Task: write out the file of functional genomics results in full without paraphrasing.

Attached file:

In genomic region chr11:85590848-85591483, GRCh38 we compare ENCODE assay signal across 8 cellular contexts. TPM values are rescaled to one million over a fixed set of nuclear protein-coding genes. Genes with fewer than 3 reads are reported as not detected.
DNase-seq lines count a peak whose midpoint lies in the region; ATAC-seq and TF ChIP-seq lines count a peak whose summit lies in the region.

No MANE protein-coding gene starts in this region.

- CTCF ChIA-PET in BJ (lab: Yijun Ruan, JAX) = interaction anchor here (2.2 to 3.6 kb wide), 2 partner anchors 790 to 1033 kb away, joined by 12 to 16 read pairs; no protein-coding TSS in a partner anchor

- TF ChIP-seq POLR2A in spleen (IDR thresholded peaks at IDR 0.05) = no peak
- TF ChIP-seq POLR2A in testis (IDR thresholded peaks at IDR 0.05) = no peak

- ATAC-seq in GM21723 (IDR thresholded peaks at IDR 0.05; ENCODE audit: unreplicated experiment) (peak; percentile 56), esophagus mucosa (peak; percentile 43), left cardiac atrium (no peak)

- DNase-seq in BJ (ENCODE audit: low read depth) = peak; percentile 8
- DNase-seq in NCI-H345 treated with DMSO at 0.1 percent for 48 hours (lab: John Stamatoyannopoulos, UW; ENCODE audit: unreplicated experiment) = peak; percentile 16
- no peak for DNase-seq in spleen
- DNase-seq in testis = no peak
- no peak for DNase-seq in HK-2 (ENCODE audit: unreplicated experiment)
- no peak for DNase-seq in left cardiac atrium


In genomic region chr11:85590848-85591483, GRCh38 we compare ENCODE assay signal across 8 cellular contexts. TPM values are rescaled to one million over a fixed set of nuclear protein-coding genes. Genes with fewer than 3 reads are reported as not detected.
DNase-seq lines count a peak whose midpoint lies in the region; ATAC-seq and TF ChIP-seq lines count a peak whose summit lies in the region.

No MANE protein-coding gene starts in this region.

- CTCF ChIA-PET in BJ (lab: Yijun Ruan, JAX) = interaction anchor here (2.2 to 3.6 kb wide), 2 partner anchors 790 to 1033 kb away, joined by 12 to 16 read pairs; no protein-coding TSS in a partner anchor

- TF ChIP-seq POLR2A in spleen (IDR thresholded peaks at IDR 0.05) = no peak
- TF ChIP-seq POLR2A in testis (IDR thresholded peaks at IDR 0.05) = no peak

- ATAC-seq in GM21723 (IDR thresholded peaks at IDR 0.05; ENCODE audit: unreplicated experiment) (peak; percentile 56), esophagus mucosa (peak; percentile 43), left cardiac atrium (no peak)

- DNase-seq in BJ (ENCODE audit: low read depth) = peak; percentile 8
- DNase-seq in NCI-H345 treated with DMSO at 0.1 percent for 48 hours (lab: John Stamatoyannopoulos, UW; ENCODE audit: unreplicated experiment) = peak; percentile 16
- no peak for DNase-seq in spleen
- DNase-seq in testis = no peak
- no peak for DNase-seq in HK-2 (ENCODE audit: unreplicated experiment)
- no peak for DNase-seq in left cardiac atrium